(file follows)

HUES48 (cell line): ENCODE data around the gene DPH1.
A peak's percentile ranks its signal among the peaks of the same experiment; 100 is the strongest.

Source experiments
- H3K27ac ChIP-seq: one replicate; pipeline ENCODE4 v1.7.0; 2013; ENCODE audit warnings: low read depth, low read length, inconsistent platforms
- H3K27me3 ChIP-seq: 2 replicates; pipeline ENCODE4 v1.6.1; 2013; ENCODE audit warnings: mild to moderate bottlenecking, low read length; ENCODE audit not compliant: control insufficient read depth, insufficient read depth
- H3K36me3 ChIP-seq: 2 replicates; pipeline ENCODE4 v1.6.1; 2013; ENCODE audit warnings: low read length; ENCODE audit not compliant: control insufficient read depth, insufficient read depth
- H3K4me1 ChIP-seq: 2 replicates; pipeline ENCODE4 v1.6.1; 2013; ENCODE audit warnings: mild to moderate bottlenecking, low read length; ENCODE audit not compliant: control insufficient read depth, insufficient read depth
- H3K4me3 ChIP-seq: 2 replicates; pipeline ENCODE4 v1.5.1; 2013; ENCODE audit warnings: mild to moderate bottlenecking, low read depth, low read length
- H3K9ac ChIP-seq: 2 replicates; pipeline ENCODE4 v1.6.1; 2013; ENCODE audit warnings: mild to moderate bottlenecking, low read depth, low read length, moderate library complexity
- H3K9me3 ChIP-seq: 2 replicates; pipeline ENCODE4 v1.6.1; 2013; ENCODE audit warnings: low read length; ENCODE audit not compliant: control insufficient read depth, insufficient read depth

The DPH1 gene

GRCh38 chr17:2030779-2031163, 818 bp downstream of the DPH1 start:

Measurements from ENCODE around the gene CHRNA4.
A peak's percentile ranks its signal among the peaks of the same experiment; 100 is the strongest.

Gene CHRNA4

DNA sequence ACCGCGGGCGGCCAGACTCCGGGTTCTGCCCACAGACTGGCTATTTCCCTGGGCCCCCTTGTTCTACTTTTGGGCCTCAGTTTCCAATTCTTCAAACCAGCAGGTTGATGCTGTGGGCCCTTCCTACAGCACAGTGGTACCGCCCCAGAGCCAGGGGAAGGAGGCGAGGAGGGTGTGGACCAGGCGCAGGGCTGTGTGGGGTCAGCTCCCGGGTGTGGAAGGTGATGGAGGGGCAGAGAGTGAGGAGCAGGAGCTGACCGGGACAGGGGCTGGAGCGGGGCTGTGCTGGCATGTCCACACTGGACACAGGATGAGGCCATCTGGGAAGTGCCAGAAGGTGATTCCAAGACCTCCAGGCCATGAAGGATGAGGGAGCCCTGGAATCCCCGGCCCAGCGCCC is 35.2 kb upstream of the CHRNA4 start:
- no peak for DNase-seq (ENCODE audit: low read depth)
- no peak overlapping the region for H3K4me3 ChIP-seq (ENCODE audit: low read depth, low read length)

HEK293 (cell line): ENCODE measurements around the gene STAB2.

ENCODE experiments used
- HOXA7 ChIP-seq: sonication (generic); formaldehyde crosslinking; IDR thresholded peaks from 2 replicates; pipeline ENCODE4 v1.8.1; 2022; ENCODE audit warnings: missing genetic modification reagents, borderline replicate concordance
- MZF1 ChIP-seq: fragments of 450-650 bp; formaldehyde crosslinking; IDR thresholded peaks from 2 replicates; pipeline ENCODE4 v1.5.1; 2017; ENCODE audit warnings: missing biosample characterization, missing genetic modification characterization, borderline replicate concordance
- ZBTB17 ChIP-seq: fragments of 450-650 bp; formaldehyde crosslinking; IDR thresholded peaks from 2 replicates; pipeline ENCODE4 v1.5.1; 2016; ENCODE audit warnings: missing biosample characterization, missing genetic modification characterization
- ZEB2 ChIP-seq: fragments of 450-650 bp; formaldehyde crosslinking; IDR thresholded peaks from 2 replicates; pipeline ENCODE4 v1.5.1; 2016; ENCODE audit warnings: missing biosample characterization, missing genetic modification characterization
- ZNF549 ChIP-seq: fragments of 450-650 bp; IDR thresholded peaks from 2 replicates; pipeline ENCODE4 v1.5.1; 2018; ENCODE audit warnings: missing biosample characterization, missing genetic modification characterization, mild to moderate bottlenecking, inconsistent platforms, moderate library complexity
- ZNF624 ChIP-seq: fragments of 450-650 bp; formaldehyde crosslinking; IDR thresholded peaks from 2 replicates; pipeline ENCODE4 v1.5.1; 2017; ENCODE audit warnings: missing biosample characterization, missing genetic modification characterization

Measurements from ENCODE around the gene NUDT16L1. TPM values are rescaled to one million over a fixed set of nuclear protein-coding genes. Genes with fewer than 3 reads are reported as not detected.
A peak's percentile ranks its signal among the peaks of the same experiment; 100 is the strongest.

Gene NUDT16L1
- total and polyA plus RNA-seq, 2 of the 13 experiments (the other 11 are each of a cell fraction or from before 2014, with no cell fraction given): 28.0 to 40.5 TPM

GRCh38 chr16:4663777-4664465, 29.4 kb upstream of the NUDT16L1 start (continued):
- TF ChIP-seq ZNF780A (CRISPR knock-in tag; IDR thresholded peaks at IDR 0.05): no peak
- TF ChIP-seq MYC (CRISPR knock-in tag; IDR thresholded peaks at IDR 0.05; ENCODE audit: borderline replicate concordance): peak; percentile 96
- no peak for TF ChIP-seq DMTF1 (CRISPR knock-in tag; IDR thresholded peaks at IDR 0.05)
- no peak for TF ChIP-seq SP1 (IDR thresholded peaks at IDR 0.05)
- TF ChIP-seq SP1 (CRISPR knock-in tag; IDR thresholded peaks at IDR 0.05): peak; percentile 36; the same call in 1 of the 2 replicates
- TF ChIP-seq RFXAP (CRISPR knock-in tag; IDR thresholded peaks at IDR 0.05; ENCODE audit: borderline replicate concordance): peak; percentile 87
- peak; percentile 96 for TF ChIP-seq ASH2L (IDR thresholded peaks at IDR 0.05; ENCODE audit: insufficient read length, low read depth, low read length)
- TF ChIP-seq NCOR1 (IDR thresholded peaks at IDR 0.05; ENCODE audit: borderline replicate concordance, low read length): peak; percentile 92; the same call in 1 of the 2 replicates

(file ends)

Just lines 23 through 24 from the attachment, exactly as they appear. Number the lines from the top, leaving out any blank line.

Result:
- ZBTB17 ChIP-seq: fragments of 450-650 bp; formaldehyde crosslinking; IDR thresholded peaks from 2 replicates; pipeline ENCODE4 v1.5.1; 2016; ENCODE audit warnings: missing biosample characterization, missing genetic modification characterization
- ZEB2 ChIP-seq: fragments of 450-650 bp; formaldehyde crosslinking; IDR thresholded peaks from 2 replicates; pipeline ENCODE4 v1.5.1; 2016; ENCODE audit warnings: missing biosample characterization, missing genetic modification characterization